It should also be noted that, while a playlist may be used to selectively play back and perhaps reorder the play back of segments, the same effects can be used by employing the metadata to actually create a concatenation of the identified segments as a revised version of the original content. Unless otherwise apparent from the context, then features and functions described in this specification can be applied to metadata playlists, bookmark playlists, or metadata edited, recorded versions of the original sports event content.
Condensed versions of games often eliminate much of the audio track, which can lead to a choppy feel to the presentation. Thus, the metadata included in a playlist may specify a new audio track to be substituted for the original audio presented with each segment. This audio track would be laid down in such a way that there were no “audio seams” that straddled segments. That is, each segment would have a standalone audio track allowing viewers to jump from segment to segment without abrupt breaks in the announcer's flow. New audio segments should be captured or created so that they do not require the context of any particular prior or following segment to be understood, enabling segments to be assembled in a variety of different ways by different playlists such as those listed above.
When in Full Screen Mode (without a visible segment guide being displayed—but with the optional display of the description of the segment currently being shown), the viewer can navigate in the same fashion as in Indexed Mode (when a segment guide is displayed). That is, the viewer can cursor to another segment several segments ahead or behind using the Up or Down arrow keys on the remote, and then pressing the Select Button to view the desired segment. Instead, this navigation could be using a special Next button that is a separate, unused remote control button, or the Next button could be simply an arrow button (e.g., right arrow), without the need to press Select. The picture presentation works the same way in Full Screen Mode that it does in Indexed Mode, but the viewer can't see the name of the segments that are being navigated.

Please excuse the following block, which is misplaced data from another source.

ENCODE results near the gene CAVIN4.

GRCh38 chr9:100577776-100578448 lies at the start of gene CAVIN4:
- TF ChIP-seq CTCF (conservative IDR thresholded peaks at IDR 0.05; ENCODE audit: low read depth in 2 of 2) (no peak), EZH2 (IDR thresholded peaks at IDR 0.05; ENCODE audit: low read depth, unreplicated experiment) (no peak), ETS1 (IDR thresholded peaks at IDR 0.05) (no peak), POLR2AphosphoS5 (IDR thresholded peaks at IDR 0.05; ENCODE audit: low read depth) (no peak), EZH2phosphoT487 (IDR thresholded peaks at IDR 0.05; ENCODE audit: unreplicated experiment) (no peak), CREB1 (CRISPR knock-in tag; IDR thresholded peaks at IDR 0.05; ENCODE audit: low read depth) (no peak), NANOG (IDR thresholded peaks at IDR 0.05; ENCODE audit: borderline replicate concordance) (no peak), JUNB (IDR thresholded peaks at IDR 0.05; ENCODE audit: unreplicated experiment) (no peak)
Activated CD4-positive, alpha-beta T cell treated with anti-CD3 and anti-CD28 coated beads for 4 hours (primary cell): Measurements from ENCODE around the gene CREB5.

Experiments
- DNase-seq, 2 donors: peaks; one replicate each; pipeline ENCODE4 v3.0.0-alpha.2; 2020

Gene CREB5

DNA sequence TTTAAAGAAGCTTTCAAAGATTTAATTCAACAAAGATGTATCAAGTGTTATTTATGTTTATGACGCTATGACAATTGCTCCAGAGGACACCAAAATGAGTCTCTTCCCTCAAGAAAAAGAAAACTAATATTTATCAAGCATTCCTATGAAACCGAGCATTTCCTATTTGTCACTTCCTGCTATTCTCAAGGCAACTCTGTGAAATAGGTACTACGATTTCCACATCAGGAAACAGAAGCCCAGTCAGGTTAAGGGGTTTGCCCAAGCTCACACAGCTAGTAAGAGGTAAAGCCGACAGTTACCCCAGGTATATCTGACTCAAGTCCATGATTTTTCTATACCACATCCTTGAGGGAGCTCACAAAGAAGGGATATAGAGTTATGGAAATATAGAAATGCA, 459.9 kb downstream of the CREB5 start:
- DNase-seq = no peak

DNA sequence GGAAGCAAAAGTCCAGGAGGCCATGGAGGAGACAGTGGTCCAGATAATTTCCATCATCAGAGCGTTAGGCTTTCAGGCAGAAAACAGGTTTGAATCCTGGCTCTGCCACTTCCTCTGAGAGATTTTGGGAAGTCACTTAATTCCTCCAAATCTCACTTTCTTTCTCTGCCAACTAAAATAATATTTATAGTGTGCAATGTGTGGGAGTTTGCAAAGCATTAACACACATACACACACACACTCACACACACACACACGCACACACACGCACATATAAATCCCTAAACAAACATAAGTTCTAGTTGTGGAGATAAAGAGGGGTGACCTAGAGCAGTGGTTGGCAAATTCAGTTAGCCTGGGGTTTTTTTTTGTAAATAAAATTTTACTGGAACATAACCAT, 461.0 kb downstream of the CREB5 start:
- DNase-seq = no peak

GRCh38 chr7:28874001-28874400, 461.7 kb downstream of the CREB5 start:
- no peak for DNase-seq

The playlist navigation mechanisms described in U.S. Pat. Nos. 5,271,811, 5,732,216, and 6,199,076 discussed in the background section above may be applied to advantage in performing blind navigation of a sports event playlist.
Replaying the Current Segment: To get to the back to beginning of the currently playing segment when in Full Screen or Indexed Mode, the user would hit the Up arrow and then the Select button. To go back to the beginning of the previous segment for instance, the viewer would hit the up arrow twice and then the Select button. Alternatively, a special Previous button that is a separate, unused remote control button could be employed, or the Previous button could be simply an arrow button (e.g., left arrow), without the need to press Select. When the viewer presses a Previous button, the viewing jumps to the start of the previous segment. If the user is currently viewing video that is within a defined and/or configured number of seconds from the start of a segment, then the jump takes the user to the previous segment in the playlist. However, if the user is currently viewing video in excess of this defined and/or configured value, the jump takes the user to the start of the currently playing segment. This action is similar to that used in conventional CD players and DVD players when browsing and navigating the audio and video tracks on optical discs, and provides a mechanism that is familiar to viewers when applied to the navigation of segments in a playlist.